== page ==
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The View From Atop 508 Park Avenue, Where, Very Soon, the Past Will Meet the Present

On top of 508 Park Avenue, from left: Alan Govenar, Carol J. Adams, Pat Bywaters and Buddy Jordan
On top of 508 Park Avenue, from left: Alan Govenar, Carol J. Adams, Pat Bywaters and Buddy Jordan

Thursday afternoon I met historian Alan Govenar at 508 Park Avenue, future site of the Museum of Street Culture. He was not alone: Joining him were developer Buddy Jordan, chair of the 508 Park Committee and a man who's been pursuing the building for close to 20 years; Pat Bywaters, grandson of famed Dallas Nine member Jerry Bywaters and the project's "taskmaster"; and Carol Adams, author and activist and wife of First Presbyterian's Reverend Dr. Bruce Buchanan. They had but one request -- that I take no photos of the inside of the building, not yet. Fair enough; it still looks more or less like this anyway, sans the boxes.

They walked me through the building constructed out of marble in the 1920s to store movies for Warner Bros. Pictures -- all five floors, who knew. (Though one is just a small room, a sort-of office with a separate bathroom.) Then, they laid out their plans for the building.

On the first floor: two art galleries for permanent exhibitions, with interactive exhibits documenting 508 Park's past as a film-storage facility and Brunswick Records' branch office; a cafe; a gift shop; a separate gallery for traveling exhibitions; and a green room that will connect to the outdoor amphitheater that will replace next-door 1900 Young. On the second floor: art studios and office space. On the third: a recording studio next to the corner in which Robert Johnson, Bob Wills and dozens of others recorded in the late 1930s; a sort-of shrine set up in that corner space, memorializing those who one stood in the spot; and an open space for meetings or, say, weddings.

On the four floor is a beautiful space unseen from the street -- a modest-sized brick enclosure illuminated by sunlight streaming in from the giant original windows. A door opens to the roof, a giant space they will transform into a deck and garden space. All four point to something I never knew existed: the words "Warner Bros. Pictures" still painted on the top of the building, as you can see below. The stairwell, still mostly original, will also serve as museum space -- a sort of living time line as you travel upwards.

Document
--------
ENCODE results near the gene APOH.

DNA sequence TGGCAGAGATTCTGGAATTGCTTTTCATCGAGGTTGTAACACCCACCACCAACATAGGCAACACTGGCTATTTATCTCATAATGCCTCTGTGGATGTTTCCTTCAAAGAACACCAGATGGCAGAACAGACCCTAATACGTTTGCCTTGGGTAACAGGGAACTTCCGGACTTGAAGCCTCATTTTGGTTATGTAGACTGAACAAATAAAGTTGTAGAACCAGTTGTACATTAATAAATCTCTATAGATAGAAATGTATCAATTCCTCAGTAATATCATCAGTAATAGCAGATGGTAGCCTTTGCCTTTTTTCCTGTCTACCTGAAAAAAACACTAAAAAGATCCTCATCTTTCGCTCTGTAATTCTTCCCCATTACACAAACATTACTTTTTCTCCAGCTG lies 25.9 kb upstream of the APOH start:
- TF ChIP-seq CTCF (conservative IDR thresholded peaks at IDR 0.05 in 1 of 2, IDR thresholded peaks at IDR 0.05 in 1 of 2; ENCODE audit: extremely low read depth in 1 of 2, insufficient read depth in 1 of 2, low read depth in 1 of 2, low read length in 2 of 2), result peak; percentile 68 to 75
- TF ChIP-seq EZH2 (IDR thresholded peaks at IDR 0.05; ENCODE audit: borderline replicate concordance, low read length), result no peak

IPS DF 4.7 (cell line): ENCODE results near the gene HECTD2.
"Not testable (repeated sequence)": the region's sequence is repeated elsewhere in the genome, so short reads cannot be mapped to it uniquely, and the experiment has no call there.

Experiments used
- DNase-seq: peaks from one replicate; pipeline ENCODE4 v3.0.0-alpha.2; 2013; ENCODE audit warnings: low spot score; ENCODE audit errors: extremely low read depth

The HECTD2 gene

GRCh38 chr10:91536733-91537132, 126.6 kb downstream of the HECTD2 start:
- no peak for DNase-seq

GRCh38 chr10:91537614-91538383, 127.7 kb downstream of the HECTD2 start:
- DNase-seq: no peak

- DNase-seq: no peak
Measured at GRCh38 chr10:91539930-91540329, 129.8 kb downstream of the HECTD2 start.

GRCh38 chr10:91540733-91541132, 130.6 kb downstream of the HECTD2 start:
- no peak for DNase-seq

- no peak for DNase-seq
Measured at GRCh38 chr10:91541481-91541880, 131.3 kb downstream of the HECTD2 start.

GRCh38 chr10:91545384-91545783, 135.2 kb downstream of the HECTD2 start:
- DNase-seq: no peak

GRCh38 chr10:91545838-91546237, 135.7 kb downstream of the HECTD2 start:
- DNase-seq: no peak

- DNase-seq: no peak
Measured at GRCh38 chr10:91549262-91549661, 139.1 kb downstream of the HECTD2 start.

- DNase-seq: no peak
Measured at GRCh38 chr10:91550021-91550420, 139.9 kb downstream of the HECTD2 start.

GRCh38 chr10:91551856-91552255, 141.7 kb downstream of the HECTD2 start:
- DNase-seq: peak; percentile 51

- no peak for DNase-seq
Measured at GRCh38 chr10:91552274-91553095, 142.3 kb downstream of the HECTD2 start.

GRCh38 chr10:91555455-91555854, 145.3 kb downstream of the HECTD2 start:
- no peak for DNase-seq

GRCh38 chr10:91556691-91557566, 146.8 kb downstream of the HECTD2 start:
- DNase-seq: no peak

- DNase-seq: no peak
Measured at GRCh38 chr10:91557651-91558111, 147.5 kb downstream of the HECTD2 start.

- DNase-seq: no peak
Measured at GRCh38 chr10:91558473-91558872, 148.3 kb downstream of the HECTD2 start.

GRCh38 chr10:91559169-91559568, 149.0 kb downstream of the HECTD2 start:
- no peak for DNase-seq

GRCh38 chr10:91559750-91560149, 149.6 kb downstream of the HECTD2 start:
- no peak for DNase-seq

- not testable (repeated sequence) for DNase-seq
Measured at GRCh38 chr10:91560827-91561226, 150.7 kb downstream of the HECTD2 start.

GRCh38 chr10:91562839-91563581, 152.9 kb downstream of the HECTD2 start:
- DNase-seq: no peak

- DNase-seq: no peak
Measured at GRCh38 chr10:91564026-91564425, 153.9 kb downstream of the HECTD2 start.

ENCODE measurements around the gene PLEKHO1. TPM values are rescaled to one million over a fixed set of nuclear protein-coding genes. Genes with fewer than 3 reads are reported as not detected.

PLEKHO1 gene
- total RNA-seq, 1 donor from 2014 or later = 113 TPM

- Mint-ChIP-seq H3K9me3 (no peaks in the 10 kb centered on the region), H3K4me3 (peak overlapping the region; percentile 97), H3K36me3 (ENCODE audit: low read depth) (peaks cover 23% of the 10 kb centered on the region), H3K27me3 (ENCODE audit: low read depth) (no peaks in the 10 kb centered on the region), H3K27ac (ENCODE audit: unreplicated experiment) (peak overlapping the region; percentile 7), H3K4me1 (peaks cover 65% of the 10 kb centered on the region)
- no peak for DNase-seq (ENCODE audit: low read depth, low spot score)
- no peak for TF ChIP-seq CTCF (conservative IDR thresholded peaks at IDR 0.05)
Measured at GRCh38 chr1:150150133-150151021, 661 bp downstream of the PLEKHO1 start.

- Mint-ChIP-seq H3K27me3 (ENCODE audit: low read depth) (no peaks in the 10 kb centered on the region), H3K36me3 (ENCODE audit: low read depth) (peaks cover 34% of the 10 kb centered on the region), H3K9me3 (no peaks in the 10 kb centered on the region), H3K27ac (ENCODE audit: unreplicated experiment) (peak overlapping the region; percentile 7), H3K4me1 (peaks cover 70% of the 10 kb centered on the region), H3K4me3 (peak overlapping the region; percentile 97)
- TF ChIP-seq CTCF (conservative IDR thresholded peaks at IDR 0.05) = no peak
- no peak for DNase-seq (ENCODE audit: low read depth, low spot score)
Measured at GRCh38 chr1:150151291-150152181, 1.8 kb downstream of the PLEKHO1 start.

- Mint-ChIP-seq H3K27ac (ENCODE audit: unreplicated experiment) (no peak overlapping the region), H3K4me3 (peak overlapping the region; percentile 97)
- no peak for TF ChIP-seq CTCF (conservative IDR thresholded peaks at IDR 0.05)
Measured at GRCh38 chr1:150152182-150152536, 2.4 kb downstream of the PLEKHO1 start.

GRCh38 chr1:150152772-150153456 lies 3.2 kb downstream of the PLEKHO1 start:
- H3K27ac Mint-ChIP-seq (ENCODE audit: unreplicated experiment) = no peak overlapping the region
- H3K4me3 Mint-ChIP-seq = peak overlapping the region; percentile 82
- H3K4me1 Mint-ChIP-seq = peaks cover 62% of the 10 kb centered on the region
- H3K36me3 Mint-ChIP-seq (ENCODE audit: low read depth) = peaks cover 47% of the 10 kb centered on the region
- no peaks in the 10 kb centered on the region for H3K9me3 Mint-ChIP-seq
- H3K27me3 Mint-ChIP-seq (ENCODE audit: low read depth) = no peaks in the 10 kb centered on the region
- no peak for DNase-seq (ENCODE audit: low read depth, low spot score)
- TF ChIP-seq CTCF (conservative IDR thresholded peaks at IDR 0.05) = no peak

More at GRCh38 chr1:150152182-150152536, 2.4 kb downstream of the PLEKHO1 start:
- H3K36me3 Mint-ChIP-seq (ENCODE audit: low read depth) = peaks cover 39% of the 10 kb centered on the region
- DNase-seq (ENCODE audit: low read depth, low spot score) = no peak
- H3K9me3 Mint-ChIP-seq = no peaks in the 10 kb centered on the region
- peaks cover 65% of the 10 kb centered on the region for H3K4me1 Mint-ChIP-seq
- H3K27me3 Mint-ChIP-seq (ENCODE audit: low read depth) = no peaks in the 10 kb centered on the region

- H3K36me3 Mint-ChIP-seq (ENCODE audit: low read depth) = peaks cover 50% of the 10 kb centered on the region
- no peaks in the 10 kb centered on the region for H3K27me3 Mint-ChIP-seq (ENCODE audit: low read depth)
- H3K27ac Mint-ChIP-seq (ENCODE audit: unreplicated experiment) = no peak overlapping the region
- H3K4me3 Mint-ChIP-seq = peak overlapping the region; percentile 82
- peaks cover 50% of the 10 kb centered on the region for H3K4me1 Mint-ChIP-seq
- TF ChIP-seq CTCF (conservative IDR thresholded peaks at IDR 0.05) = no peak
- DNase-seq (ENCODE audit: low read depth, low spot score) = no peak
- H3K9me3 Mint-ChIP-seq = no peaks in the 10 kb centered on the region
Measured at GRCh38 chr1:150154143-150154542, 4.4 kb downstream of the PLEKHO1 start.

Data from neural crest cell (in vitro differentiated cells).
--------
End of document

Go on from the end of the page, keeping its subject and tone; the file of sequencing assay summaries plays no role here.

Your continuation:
After all these years, you can still see for whom the building was built: "Warner Bros. Pictures."
After all these years, you can still see for whom the building was built: "Warner Bros. Pictures."

Demolition of 1900 Young is expected to begin in March, April at the latest; that is when construction inside 508 Park Avenue will also begin, the say. No doubt there will a ceremony of some kind to commemorate the occasion -- the resurrection of such a historic site. In June, to mark the 75h anniversary of Johnson's two-day recording sessions in the building, Govenar hopes to host a conference. So far, critic and historian Elijah Wald, author of the book Escaping the Delta: Robert Johnson and the Invention of the Blues, has agreed to attend: "We'll learn something from him," says Govenar.

There is no opening date scheduled. But June 19, 2013, they say, is a date they will aim for.

When 1900 Young is razed, it will be replaced by the outdoor amphitheater.
When 1900 Young is razed, it will be replaced by the outdoor amphitheater.
At some point, in the not too distant future, this view of downtown will be available to everyone.
At some point, in the not too distant future, this view of downtown will be available to everyone.
Jordan, Govenar, Adams and Bywaters, beneath the Warner Bros. logo
Jordan, Govenar, Adams and Bywaters, beneath the Warner Bros. logo

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